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Involve Everyone in Creating Value for the Customer

The company obviously gleaned important lessons from its mistake. After Olympic, Dell started talking about "relevant technology," meaning only those technologies that are important to its customers. But Olympic also taught Michael Dell that just about everyone needs to be involved in serving customers—even engineers and technicians. It would have been easy to blame Olympic on the engineers, but Michael Dell felt that it wasn't their fault. Why? Because, for structural reasons, they didn't know the company's customers. What to do? The company began to encourage its engineers to spend more time with sales teams and get more involved in product planning. While some resisted, many welcomed the chance to play a more prominent role in the entire process:

Teaching bright technical people to think beyond the technology and in terms of what people really want—and what makes for good business—isn't always easy. It can take time, but it can best be done by immersing them in the buying process and involving them in the strategy and logic that go in deciding what creates value for customers.

The lessons Michael Dell learned from the failure of Olympic are relevant to the vast majority of organizations, and are worth noting here:

  • ORGANIZATIONS AND PRODUCT MANAGERS CANNOT, AND SHOULD NOT, IMPOSE THEIR VIEWS ON THE MARKETPLACE. Don't assume that just because you make a product—even one that you and your co-managers believe is spectacular—it will sell. Customers will always have the final say, and customers have a way of surprising you.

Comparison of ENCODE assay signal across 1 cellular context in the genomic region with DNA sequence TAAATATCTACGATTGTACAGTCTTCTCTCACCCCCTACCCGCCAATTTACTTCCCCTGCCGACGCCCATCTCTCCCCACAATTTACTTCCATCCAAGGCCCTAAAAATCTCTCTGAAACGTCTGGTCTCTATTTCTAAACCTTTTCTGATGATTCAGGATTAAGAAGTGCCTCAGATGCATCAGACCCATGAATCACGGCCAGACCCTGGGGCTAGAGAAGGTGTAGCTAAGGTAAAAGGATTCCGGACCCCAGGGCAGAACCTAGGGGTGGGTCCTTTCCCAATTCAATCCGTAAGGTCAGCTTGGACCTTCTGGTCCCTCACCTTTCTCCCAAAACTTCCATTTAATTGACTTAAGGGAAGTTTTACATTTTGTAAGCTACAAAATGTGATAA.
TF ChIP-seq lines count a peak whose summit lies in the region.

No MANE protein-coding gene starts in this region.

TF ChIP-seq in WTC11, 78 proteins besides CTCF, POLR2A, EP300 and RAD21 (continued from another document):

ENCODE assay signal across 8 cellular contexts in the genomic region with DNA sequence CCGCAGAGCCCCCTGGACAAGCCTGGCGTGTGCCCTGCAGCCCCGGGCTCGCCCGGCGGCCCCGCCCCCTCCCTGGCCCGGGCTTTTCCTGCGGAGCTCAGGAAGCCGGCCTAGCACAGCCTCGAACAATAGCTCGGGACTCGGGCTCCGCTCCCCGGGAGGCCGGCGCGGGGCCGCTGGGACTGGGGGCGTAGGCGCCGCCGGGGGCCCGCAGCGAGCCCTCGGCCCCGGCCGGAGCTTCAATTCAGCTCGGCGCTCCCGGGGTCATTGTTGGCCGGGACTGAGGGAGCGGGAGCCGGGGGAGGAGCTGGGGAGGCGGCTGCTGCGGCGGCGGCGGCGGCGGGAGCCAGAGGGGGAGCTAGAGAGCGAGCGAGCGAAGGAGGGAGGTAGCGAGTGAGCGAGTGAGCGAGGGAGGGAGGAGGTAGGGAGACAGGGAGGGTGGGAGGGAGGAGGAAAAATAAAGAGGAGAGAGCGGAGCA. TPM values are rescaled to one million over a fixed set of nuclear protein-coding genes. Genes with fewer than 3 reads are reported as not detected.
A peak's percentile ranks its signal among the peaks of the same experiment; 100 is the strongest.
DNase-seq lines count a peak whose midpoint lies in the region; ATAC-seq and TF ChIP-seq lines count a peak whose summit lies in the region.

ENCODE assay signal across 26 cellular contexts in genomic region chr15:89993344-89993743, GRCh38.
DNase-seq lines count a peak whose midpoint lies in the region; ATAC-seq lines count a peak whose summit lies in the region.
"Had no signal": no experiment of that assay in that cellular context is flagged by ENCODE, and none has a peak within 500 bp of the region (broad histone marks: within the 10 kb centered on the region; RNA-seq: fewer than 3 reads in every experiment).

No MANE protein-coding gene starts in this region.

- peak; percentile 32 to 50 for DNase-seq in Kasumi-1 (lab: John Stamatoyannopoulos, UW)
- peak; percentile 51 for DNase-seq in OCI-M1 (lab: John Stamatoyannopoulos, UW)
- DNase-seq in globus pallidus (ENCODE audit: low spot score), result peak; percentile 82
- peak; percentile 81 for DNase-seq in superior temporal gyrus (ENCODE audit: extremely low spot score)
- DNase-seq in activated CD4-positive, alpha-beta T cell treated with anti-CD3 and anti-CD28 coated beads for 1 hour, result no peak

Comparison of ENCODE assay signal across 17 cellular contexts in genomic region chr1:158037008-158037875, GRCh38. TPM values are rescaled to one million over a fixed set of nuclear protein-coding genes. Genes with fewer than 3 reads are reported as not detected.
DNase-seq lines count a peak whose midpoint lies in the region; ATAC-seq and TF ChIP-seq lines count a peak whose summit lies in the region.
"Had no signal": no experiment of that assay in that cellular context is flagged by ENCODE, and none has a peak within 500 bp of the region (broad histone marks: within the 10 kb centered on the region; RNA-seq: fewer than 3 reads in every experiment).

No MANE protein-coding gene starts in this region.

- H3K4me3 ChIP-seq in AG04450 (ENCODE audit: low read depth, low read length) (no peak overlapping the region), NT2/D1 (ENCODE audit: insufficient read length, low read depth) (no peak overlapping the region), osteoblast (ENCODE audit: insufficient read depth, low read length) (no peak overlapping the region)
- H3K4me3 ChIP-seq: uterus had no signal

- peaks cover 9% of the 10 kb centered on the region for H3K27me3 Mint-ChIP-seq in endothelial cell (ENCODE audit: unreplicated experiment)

• INVOLVE CUSTOMERS AS EARLY IN THE PROCESS AS POSSIBLE. If you ignore customers during the product-development process, you do so at your own peril. Involve customers as early as possible—and then keep them involved in the process.

  • GET AS MANY PEOPLE AS POSSIBLE INSIDE THE COMPANY INVOLVED IN SATISFYING CUSTOMERS. Silos in organizations tend to develop over time. Functional areas like R&D and engineering tend to get insulated and isolated over time. The challenge for management is to involve as many individuals and departments as possible in determining the preferences and needs of core customers.

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